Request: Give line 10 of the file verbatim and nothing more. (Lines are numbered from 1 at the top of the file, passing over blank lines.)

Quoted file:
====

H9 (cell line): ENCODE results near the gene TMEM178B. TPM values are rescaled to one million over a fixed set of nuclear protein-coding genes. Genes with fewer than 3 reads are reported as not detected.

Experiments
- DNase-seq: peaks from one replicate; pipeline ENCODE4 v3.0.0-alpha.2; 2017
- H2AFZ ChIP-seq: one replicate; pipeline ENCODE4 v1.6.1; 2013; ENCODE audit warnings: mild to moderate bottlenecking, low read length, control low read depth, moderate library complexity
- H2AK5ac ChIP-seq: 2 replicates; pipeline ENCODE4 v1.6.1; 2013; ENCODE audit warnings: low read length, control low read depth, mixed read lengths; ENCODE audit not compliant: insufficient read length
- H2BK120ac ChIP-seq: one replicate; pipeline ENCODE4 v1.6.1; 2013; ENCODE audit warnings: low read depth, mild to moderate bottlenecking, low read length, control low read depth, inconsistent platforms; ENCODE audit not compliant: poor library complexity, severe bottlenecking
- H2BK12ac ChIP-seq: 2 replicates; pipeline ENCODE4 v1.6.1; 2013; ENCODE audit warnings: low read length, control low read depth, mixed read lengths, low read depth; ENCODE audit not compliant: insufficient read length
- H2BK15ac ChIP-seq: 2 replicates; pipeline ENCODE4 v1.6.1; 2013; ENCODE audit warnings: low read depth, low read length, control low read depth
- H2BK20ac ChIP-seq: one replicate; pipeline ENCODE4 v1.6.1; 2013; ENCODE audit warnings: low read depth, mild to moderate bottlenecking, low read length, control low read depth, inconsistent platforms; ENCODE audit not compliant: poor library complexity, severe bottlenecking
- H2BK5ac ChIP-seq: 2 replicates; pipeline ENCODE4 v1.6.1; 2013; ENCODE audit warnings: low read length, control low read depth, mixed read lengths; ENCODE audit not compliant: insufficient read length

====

- H2BK5ac ChIP-seq: 2 replicates; pipeline ENCODE4 v1.6.1; 2013; ENCODE audit warnings: low read length, control low read depth, mixed read lengths; ENCODE audit not compliant: insufficient read length